Melvin Gordon wants to get a running start. Anthony Lynn wants him to take a deep breath.
The Chargers’ new head coach hopes to push his team into immediate and perennial contention, something the franchise hasn’t experienced in over seven years. It’s a task that’ll be much easier if his promising young tailback stays healthy.
“He’s such a workhorse,” Lynn said of Gordon, who totaled 1,416 yards and 12 touchdowns from scrimmage last year. “He’s ready to do some stuff now. ‘What do you want me to do now?’ I want you to do nothing now. I want you to rest now.”
Some of this is enforced by NFL rules. Franchises with new coaches can’t start offseason programs until April 3. Before that, players can use team facilities, but can’t participate in club-supervised workouts and meetings, or study film and plays with coaches. That leaves the players in charge of their own training, and the staff focused on constructing the roster – particularly with the NFL scouting combine starting this week in Indianapolis.
But a conservative approach to the offseason can be beneficial for the current roster. The Chargers ended last season with a league-high 21 players on injured reserve. Few NFL teams navigate a full schedule unscathed, but this one lost eight games by seven or fewer points. Given the absences of players such as Keenan Allen (2,554 receiving yards through his first three seasons) and Jason Verrett (a Pro Bowl cornerback in 2015), it’s easy to wonder, ‘What if?’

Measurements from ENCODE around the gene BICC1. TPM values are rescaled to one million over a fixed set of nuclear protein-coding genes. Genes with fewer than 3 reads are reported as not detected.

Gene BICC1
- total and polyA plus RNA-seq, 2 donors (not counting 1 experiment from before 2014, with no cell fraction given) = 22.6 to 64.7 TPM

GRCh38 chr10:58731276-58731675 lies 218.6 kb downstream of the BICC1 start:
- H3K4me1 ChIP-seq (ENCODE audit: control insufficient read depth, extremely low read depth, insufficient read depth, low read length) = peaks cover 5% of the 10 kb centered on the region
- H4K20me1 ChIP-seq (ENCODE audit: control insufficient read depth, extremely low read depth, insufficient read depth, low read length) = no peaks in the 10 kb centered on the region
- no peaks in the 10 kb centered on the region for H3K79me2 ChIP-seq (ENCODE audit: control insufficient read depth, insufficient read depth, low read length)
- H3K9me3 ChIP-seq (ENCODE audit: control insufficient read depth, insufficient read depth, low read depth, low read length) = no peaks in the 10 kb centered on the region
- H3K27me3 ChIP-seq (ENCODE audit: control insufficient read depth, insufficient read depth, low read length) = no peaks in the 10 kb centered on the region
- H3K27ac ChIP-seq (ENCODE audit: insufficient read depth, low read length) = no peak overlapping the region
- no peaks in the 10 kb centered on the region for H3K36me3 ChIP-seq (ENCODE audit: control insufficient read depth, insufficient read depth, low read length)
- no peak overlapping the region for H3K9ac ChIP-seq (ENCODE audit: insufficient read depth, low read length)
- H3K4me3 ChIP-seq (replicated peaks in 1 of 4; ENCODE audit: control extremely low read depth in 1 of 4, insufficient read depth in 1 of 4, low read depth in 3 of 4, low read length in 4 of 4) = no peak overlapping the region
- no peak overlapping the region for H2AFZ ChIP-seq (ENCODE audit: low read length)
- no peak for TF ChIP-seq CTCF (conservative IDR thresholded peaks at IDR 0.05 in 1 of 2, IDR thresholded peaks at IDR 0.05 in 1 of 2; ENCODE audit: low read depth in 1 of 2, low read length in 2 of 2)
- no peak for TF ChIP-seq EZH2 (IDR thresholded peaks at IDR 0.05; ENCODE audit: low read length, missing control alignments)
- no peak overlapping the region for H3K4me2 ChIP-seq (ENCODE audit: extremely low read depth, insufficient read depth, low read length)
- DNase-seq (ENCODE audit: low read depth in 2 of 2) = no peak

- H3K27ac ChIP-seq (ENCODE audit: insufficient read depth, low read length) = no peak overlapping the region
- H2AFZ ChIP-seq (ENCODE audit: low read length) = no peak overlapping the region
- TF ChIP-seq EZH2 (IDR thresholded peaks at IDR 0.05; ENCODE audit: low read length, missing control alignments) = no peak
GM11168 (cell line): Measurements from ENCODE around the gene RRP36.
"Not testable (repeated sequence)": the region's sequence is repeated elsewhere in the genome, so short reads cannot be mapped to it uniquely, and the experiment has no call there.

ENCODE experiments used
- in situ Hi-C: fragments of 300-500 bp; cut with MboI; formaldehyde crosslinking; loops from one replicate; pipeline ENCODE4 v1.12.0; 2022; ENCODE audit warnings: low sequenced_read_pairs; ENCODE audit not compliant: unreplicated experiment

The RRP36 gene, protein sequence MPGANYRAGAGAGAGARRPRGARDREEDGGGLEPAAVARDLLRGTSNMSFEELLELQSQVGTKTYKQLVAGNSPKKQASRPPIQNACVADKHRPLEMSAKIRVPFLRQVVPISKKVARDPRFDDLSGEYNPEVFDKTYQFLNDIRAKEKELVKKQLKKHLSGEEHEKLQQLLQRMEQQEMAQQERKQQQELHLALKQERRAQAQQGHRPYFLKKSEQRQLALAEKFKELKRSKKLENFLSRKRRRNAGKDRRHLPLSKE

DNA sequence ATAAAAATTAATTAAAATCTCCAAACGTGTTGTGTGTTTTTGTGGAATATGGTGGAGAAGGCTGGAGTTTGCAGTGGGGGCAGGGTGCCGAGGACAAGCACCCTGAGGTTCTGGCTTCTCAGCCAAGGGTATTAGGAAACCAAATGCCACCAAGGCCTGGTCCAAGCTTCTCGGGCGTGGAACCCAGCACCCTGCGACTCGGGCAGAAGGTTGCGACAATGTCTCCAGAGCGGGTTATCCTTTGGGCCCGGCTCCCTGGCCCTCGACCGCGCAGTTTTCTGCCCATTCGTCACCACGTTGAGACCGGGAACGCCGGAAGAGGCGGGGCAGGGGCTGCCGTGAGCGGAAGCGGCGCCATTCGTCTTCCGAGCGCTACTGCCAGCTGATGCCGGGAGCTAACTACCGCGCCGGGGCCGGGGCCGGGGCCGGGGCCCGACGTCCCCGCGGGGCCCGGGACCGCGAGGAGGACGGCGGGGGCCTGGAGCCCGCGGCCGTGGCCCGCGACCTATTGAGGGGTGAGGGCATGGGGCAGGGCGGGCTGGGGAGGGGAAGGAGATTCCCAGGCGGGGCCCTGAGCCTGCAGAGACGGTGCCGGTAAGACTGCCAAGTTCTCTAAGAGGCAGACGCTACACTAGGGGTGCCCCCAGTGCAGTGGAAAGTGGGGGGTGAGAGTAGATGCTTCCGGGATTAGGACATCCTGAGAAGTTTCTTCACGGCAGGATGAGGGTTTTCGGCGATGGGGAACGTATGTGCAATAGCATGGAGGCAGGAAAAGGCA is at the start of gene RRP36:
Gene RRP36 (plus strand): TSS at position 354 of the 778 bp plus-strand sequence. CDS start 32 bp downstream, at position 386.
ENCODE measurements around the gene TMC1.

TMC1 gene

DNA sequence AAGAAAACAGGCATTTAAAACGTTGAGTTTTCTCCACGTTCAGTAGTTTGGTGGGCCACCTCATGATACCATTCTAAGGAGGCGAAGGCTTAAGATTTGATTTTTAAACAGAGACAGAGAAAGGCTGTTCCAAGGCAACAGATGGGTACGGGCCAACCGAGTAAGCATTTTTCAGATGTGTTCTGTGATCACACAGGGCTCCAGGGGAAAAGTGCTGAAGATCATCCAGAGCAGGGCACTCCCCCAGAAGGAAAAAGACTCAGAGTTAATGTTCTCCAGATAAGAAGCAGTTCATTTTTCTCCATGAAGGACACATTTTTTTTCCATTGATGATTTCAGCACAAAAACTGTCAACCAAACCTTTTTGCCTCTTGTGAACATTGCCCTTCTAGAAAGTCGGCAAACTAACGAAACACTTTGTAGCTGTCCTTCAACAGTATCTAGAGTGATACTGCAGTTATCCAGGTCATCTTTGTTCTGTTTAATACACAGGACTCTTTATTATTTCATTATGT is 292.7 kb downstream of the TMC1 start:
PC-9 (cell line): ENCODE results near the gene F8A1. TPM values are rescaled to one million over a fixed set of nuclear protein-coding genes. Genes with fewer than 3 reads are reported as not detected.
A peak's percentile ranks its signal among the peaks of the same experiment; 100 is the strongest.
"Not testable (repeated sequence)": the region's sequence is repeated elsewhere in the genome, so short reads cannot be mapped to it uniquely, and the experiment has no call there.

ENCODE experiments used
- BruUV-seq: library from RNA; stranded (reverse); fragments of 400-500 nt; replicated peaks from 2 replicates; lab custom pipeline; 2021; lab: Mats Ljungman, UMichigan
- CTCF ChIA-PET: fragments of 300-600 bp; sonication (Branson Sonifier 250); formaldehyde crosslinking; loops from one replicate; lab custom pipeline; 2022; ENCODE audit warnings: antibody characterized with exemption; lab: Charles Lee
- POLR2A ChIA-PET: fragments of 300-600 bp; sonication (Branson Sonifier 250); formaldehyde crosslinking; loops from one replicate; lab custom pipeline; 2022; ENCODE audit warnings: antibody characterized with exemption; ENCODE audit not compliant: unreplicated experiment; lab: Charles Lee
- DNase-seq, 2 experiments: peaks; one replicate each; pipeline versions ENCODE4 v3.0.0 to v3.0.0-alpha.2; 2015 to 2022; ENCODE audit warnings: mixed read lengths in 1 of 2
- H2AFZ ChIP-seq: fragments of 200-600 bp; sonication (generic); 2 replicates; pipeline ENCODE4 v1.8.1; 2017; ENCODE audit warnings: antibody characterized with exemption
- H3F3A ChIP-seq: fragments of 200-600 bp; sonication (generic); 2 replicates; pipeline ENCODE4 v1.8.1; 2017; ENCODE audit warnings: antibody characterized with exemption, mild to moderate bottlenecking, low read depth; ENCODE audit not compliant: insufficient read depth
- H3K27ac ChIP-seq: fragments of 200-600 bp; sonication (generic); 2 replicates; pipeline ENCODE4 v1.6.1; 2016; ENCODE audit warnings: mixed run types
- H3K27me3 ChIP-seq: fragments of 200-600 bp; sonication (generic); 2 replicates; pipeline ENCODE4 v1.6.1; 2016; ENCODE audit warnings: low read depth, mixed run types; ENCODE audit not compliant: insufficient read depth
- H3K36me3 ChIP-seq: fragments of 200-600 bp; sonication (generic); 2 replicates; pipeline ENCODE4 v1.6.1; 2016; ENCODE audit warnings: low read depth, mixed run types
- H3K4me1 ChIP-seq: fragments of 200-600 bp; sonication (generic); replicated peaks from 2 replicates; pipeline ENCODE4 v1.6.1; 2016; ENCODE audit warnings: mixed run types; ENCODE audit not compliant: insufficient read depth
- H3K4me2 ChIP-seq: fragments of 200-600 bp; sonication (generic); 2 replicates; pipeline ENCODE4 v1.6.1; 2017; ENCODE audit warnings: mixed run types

The Chargers should be healthier this fall, if for no other reason than regression to the mean. That doesn’t mean they can’t take extra measures. Gordon, for example, sat out the Pro Bowl late last month – a precautionary move after missing three full games with hip and knee injuries.
And when Lynn arrived in San Diego, a trainer fed him an alarming statistic: Under new head coaches, NFL teams can see up to a 30 percent increase in injuries.
“He could’ve made it up,” Lynn acknowledged. “But if he did, it got my attention. It definitely got my attention.”
Regardless of accuracy, the number touched on something Lynn wanted to foster: continuity. The 48-year-old hired a new strength and conditioning coach in John Lott, but retained nine Chargers assistants, including offensive coordinator Ken Whisenhunt. Good coaches are good coaches, Lynn reasoned, even if he needed time to build personal relationships with them.
Keeping assistants, he said, also offers a secondary benefit: Preventing players – too eager to impress new faces – from overworking themselves in the summer. Lynn, who grew up working on a farm in a small north Texas town, isn’t one to shy away from an intense physical grind, but he’s also wary of making that the year-round norm.
“I’ve done that, where I want to outwork everybody,” said Lynn, who lasted six seasons as an NFL running back and won two Super Bowls with the Broncos. “I had that mentality. And then I realized, in the middle of the season, I’ve got no legs. You’ve got to be smart. You have to train, but train smart.”
That might mean more time in the film room rather than the weight room. It might mean working out in a pool or on an elliptical. It might mean taking a real break.
“I do think there’s a period of time that players need to get completely away from football,” Lynn said. “The training regimen needs to be a little different. I don’t need you making hard cuts right now. That’s going to come in training camp. But a running back only has so many cuts in him. So I don’t want to waste them in the offseason.”
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